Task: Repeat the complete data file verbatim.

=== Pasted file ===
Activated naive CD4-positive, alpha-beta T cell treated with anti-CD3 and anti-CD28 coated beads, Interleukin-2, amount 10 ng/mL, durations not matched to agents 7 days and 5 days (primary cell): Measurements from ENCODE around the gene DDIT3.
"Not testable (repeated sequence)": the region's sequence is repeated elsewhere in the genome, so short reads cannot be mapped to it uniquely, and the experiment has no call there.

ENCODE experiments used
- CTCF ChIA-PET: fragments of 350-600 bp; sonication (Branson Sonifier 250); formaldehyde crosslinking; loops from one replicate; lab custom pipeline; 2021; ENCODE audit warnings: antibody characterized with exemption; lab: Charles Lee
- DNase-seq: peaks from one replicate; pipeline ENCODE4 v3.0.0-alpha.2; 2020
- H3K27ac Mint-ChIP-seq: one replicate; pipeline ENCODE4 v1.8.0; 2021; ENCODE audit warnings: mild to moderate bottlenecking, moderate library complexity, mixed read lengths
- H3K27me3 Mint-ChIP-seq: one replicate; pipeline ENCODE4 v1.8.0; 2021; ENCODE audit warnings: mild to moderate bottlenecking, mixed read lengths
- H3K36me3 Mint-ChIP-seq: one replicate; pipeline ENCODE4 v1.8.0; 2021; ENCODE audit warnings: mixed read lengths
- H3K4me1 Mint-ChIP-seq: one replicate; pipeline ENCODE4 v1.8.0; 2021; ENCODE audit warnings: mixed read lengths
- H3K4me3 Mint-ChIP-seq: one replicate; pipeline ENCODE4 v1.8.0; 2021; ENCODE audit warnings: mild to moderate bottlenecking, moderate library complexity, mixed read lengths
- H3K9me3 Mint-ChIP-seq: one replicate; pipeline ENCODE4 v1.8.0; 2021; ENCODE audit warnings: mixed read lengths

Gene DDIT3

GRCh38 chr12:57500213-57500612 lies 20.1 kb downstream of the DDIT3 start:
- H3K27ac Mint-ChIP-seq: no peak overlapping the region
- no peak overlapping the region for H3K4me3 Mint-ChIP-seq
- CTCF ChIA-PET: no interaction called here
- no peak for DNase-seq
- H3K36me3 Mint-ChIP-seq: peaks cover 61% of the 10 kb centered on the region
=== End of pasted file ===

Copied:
Activated naive CD4-positive, alpha-beta T cell treated with anti-CD3 and anti-CD28 coated beads, Interleukin-2, amount 10 ng/mL, durations not matched to agents 7 days and 5 days (primary cell): Measurements from ENCODE around the gene DDIT3.
"Not testable (repeated sequence)": the region's sequence is repeated elsewhere in the genome, so short reads cannot be mapped to it uniquely, and the experiment has no call there.

ENCODE experiments used
- CTCF ChIA-PET: fragments of 350-600 bp; sonication (Branson Sonifier 250); formaldehyde crosslinking; loops from one replicate; lab custom pipeline; 2021; ENCODE audit warnings: antibody characterized with exemption; lab: Charles Lee
- DNase-seq: peaks from one replicate; pipeline ENCODE4 v3.0.0-alpha.2; 2020
- H3K27ac Mint-ChIP-seq: one replicate; pipeline ENCODE4 v1.8.0; 2021; ENCODE audit warnings: mild to moderate bottlenecking, moderate library complexity, mixed read lengths
- H3K27me3 Mint-ChIP-seq: one replicate; pipeline ENCODE4 v1.8.0; 2021; ENCODE audit warnings: mild to moderate bottlenecking, mixed read lengths
- H3K36me3 Mint-ChIP-seq: one replicate; pipeline ENCODE4 v1.8.0; 2021; ENCODE audit warnings: mixed read lengths
- H3K4me1 Mint-ChIP-seq: one replicate; pipeline ENCODE4 v1.8.0; 2021; ENCODE audit warnings: mixed read lengths
- H3K4me3 Mint-ChIP-seq: one replicate; pipeline ENCODE4 v1.8.0; 2021; ENCODE audit warnings: mild to moderate bottlenecking, moderate library complexity, mixed read lengths
- H3K9me3 Mint-ChIP-seq: one replicate; pipeline ENCODE4 v1.8.0; 2021; ENCODE audit warnings: mixed read lengths

Gene DDIT3

GRCh38 chr12:57500213-57500612 lies 20.1 kb downstream of the DDIT3 start:
- H3K27ac Mint-ChIP-seq: no peak overlapping the region
- no peak overlapping the region for H3K4me3 Mint-ChIP-seq
- CTCF ChIA-PET: no interaction called here
- no peak for DNase-seq
- H3K36me3 Mint-ChIP-seq: peaks cover 61% of the 10 kb centered on the region